The amount of weight you are able to transport typically depends on 4 main factors
- The person- everyone’s competences will vary. A person’s age or body type will contribute to this
- The task- if the same lift is done too often or for too long, it will add unnecessary strain
- The load- if its uncomfortable or bulky to lift, this could impact your ability to hold it safely and could slip out of your hands
- The environment- if there’s bad lighting, the floor is slippy, or you’re wearing inappropriate clothing, this can add more risk to manual handling
Here is a chart specifying the Manual Handling Regulations’ guidance of weight load for safe levels of manual handling and foreseeable risk:
If the load moves within zones and is held near to the body with downward pointing arms, then the upper weight limit can be chosen. Thus, for example, if a man is carrying a load at elbow height, the load should not surpass 15kg.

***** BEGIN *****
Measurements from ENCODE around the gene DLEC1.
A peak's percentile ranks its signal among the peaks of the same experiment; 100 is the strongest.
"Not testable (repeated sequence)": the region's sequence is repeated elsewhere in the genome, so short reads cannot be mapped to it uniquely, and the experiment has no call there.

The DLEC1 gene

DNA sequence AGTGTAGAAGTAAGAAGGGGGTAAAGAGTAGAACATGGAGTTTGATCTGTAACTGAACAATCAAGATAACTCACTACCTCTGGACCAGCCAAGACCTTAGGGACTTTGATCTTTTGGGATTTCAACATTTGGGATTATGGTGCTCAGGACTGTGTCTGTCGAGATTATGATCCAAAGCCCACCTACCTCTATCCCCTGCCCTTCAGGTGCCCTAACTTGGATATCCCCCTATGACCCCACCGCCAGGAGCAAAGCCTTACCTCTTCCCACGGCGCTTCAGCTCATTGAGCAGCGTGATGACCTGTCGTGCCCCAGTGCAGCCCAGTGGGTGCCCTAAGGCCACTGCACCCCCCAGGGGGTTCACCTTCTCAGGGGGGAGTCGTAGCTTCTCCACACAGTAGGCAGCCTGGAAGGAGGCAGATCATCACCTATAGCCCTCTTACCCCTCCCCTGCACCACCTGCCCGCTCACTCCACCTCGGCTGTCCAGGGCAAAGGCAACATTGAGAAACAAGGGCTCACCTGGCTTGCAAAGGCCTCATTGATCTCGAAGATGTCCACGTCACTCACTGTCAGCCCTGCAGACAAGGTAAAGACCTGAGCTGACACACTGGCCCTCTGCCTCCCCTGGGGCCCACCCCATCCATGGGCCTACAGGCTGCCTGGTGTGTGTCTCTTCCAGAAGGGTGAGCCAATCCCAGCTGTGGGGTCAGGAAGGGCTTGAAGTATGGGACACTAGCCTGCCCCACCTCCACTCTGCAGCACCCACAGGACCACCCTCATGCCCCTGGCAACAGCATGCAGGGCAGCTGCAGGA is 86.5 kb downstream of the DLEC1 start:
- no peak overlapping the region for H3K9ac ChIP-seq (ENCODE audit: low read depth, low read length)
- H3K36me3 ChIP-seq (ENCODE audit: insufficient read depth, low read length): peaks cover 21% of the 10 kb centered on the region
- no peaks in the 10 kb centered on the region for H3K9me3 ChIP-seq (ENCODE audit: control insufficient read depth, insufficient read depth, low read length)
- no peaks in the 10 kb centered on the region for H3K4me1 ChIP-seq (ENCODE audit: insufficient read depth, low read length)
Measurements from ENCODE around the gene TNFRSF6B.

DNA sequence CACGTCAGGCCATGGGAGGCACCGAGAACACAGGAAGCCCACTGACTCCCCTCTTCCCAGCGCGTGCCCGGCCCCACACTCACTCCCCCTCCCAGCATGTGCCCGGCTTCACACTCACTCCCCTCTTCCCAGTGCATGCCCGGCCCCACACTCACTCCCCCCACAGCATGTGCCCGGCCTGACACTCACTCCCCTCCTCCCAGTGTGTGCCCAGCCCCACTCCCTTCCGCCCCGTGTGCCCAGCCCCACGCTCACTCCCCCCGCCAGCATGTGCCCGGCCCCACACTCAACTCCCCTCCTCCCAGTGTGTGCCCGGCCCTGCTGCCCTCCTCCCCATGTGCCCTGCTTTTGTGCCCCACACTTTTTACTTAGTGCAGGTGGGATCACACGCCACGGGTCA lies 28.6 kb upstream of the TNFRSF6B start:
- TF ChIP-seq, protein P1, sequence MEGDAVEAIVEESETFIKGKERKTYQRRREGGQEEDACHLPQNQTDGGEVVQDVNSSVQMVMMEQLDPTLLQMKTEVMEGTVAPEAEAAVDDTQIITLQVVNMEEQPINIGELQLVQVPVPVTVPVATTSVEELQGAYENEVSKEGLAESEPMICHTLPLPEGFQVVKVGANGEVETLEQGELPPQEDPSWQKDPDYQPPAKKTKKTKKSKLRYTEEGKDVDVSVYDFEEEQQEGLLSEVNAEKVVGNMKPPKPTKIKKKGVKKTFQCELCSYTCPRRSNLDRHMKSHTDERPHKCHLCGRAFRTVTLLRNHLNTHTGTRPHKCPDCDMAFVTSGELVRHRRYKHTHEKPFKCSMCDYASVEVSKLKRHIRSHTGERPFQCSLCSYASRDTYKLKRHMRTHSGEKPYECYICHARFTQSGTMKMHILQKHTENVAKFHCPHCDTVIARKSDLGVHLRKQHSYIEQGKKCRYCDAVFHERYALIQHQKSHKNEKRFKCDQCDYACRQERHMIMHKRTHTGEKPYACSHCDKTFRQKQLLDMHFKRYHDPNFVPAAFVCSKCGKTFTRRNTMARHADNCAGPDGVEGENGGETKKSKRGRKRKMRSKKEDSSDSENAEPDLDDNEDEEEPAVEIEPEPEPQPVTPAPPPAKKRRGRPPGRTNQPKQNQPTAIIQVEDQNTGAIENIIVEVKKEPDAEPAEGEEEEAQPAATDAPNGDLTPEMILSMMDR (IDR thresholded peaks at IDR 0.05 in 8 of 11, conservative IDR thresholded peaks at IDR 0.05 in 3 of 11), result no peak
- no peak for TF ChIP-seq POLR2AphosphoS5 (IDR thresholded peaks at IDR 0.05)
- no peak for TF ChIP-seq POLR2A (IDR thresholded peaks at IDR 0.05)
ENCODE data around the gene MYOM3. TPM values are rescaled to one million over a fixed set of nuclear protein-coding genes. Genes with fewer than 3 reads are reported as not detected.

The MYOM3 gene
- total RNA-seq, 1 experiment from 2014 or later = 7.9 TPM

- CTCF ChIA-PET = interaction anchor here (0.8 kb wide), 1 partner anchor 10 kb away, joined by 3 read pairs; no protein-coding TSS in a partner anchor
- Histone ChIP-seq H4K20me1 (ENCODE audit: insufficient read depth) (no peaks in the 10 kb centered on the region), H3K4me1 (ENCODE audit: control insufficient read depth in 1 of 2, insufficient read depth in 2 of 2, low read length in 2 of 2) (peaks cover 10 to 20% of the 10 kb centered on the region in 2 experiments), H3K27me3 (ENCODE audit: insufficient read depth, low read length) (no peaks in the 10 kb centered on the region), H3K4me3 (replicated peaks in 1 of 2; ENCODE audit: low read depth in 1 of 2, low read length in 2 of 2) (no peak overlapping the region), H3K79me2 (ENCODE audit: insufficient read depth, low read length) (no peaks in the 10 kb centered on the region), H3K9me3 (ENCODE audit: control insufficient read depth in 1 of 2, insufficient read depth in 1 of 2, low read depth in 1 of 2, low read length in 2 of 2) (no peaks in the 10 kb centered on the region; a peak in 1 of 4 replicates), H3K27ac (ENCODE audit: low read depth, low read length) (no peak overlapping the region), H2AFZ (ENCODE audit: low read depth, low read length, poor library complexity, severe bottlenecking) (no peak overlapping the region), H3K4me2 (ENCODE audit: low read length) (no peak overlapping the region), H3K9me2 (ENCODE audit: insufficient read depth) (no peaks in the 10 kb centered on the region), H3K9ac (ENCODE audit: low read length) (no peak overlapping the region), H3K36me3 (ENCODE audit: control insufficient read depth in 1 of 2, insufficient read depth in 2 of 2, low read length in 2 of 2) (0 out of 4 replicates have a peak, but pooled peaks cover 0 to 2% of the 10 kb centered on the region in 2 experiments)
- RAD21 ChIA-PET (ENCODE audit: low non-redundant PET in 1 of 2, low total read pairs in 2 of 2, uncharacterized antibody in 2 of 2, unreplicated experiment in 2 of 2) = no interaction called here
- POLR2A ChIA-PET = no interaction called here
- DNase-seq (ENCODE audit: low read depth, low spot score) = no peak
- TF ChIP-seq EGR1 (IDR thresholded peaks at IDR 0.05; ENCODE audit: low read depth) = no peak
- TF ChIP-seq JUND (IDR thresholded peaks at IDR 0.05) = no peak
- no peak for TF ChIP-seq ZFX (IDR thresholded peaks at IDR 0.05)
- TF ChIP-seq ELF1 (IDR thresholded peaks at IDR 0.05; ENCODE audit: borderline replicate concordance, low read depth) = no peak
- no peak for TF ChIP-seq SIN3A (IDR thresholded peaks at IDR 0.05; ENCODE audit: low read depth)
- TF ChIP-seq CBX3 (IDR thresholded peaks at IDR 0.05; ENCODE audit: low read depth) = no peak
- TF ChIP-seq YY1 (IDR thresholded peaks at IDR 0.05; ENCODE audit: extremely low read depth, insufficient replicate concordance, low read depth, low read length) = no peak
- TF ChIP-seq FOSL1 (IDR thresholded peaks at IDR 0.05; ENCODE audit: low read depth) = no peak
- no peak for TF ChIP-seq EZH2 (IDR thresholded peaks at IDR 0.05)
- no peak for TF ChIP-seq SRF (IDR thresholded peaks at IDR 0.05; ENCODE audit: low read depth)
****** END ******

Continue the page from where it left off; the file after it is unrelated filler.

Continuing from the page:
If the load moves within zones but is not kept near to the body and is held with extended arms, then the lower weight limit must be chosen. If a woman is carrying a box at knuckle height under these conditions, it must not surpass 10kg.
If the load is moving between zones – e.g. if a load is being lowered from knuckle to mid lower leg height – then the lower weight limit must be selected.
You must follow these rules. Muscle and joint strain can result in long term injuries and discomfort which can affect day to day duties in and outside of work.
If you feel uncertain, seek advice or get help.
Do you need a course in manual handling?
About the Shout Out Safety Manual Handling online course
This entry-level CPD accredited course is in 4 sections and covers the following subjects:
- What is manual handling?
- Manual handling injuries
- Medical descriptions
- Duty of employers and employees
- Avoid, assess or reduce the risk
- Best practice: doing it safely